Art thou a role player
An NBA player’s fourth season in the league is a very pivotal point in their career. For most, this is the defining point on whether a player will be a career role player or if they can successfully transition into being a star. There are a few players who are exceptions to the rule such as Kawhi Leonard and Victor Oladipo: players who continued to ascend well after most players establish a baseline for what kind of player they are, but for most players year four is the pivotal year where you know without a doubt that player A is either a quality rotation player, a star, or bench warmer. It is safe to say after the first three years of Brandon Ingram’s career that barring injury he will at least be a serviceable role player for his remainder of time in the NBA. The question is: will he be a supremely talented role player who helps teams win championships as a third or fourth option who can have moments of brilliance like Lamar Odom or Robert Horry or is he destined for more? It is unquestionable in his first couple seasons in the league that he hasn’t been put in the best positions to succeed as a number 1 option. His first year in the league was the Kobe Bryant farewell tour which didn’t allow him to get up enough shots and had him coming off the bench when he probably should have been a starter. Year 2 he showed he had improved but he and Lonzo Ball struggled with injuries which cut his promising season short and left the Lakers with another losing record. Year 3 he showed the gradual improvements that you love to see from your young players but again he was hampered by injuries. His efficiency numbers went up and when Lebron wasn’t on the court he looked like he could give a team 20 plus points per game on efficient shooting percentages north of 47 percent. The issue is that at this point injuries had now become a narrative of his career and with the blood clot scare it was now endangering his future in the NBA. Fortunately, the blood clot issue was resolved and he is with the Pelicans in a brand new opportunity where he should be able to shine. The only problem is that the Pelicans have a new shiny star in Zion Williamson and a returning star in Jrue Holiday. The shots Brandon needs to establish himself as an elite scorer capable of leading teams as their franchise player will not be available for him in New Orleans. Normally, in the 4th season in the NBA, players become more adept at drawing fouls which allows them to score more on less shots. What might relegate Brandon to role player status is his lack of ability to draw fouls. Drawing fouls might be the only offensive skill he is currently lacking; and with the share-the-ball system they will most likely deploy with his new team, the most he can expect is about 15 to 16 shots a game. The higher scoring players in the league get around 18 to 20 shots a game. The difference between an 18 point per game scorer and a 25 point per game scorer in most cases is how many times a player gets to the line and capitalizes. What will determine if Brandon Ingram is destined for row player status or star status depends on a couple of things: 1) Can he stay healthy? and 2) Can he get to the free throw line more often and command the ball in New Orleans? If the answers to these questions are yes, then he won’t be a role player.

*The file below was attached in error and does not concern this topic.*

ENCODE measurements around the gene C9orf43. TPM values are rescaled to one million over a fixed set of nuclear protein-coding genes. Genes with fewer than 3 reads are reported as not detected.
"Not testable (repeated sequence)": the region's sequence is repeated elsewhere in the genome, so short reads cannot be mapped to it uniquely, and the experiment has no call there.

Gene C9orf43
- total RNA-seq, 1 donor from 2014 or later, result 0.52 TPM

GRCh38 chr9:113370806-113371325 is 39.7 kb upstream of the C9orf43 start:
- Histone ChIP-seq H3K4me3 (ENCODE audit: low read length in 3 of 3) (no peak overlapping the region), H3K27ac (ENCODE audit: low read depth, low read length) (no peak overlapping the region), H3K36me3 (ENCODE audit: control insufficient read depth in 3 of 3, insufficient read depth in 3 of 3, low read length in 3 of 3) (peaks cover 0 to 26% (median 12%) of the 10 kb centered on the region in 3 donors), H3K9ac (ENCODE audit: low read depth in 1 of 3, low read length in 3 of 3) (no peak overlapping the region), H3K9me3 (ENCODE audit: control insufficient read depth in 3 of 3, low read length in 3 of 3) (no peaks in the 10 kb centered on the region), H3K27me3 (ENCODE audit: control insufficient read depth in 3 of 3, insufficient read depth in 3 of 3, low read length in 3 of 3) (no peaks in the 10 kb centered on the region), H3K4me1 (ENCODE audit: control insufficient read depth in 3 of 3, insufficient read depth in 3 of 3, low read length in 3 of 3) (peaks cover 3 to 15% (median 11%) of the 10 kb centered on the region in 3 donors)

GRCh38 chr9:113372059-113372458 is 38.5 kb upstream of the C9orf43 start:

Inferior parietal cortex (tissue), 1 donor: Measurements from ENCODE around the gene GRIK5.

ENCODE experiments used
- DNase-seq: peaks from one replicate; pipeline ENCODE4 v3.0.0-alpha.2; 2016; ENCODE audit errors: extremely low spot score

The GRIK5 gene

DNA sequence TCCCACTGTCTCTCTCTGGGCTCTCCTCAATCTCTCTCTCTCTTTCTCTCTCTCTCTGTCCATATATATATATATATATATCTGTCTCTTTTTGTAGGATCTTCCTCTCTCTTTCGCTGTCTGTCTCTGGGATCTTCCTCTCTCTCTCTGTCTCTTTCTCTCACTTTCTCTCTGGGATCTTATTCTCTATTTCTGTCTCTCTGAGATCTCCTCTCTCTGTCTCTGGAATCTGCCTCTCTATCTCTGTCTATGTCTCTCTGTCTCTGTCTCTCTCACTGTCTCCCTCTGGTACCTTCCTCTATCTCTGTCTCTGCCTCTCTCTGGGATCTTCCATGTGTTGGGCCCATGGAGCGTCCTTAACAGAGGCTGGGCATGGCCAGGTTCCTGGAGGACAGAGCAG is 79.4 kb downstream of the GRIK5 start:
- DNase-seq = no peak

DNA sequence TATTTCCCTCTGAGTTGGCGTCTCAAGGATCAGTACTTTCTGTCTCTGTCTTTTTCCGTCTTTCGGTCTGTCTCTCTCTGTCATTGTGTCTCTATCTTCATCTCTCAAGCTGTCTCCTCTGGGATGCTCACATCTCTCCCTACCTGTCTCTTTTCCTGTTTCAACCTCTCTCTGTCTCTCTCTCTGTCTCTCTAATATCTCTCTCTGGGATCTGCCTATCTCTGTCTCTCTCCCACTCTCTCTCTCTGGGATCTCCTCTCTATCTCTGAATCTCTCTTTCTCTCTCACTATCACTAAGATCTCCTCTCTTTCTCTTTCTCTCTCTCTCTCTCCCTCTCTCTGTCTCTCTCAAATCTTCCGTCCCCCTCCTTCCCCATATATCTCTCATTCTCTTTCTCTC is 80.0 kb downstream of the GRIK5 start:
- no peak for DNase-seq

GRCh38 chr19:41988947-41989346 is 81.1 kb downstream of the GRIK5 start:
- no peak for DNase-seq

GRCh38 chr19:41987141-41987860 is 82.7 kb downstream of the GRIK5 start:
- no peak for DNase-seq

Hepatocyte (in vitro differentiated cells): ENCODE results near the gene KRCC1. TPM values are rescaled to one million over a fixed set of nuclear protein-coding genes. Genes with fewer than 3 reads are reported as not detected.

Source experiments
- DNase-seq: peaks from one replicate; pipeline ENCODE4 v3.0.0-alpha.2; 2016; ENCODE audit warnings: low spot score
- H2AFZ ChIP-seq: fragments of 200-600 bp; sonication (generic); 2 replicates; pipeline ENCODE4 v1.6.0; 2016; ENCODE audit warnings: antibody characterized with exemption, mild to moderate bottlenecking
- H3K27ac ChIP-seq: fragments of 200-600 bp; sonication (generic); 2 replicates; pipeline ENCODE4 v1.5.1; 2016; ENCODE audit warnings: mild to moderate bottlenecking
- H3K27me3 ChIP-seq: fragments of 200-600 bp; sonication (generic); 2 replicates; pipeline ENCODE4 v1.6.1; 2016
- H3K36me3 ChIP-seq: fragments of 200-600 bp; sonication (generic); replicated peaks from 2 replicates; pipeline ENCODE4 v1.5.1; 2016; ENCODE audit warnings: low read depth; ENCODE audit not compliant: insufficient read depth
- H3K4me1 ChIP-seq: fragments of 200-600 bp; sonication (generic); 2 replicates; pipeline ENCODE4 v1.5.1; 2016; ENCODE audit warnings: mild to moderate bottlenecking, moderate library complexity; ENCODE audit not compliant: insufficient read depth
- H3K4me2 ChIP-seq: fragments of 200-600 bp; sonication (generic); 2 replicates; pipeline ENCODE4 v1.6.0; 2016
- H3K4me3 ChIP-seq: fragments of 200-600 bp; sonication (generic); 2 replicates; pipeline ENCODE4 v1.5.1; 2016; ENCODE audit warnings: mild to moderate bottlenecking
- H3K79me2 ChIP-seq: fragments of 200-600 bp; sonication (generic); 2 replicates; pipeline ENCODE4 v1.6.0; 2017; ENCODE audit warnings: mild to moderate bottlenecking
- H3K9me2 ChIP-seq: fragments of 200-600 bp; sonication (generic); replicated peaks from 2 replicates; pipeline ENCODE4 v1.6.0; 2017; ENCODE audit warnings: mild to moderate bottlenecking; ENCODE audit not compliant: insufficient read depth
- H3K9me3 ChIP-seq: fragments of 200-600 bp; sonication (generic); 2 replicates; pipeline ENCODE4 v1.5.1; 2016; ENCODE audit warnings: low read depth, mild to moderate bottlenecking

Art thou a star?
The start to Brandon Ingram’s career is not much different than Paul George, Kawhi Leonard, or Tracy McGrady. The major difference is that Brandon Ingram was much more efficient early on in his career than the others. Also, interestingly enough, the other players had issues staying in the game. The problem with the comparisons to the aforementioned players is that while they had their stretches of brilliance, injuries were always a problem and that could be a problem with Brandon Ingram as well. Another big difference between Brandon Ingram and the other players is that he has had the least stability. He has been with the Lakers during an impatient rebuild that has seen him traded but not to a team where he is the unquestioned start with the ability to put up the most shots. With Paul George and Kawhi, they were able to develop with the team that drafted them to become the stars they are today. Tracy McGrady was the only one of these players who had to find a different team before he started to realize his star potential. After showing signs of stardom with the Raptors he decided to leave and go with the Orlando Magic. McGrady is the closest comparison to what Brandon Ingram is going through: underappreciated in one place, ready to break out in another. Unlike McGrady, the team Brandon is now playing with is not suited for him to be a breakout star. The Pelicans own Brandon Ingram’s bird rights so he might not be able to walk after the end of the season, but he might need a chance to select a team in free agency that has an opening for an elite scorer. Maybe a team like the Hornets would be a good place for him to ascend to the elite status that most thought he could reach coming out of North Carolina.
Whether Ingram becomes a star or not, he is one of the NBA players that will be able to dictate his own future. Teams will always be willing to employ a multi faceted player who can score and initiate the offense. At his worst he is a better scoring Lamar Odom. If Ingram doesn’t pan out as a team’s star, he will end up being a great contributor off the bench or at a minimum an amazing third option with his scoring and passing ability. The major thing to worry about with Ingram is his health. If a team looks to bring him on – or if the Pelicans plan to keep him – they might need to deploy a Toronto Raptors style Kawhi Leonard load management plan to keep him healthy. If having a star player miss around 20 games a season isn’t a problem for your team in the grand scheme of playoff success, then you could possibly bet on Ingram and win big.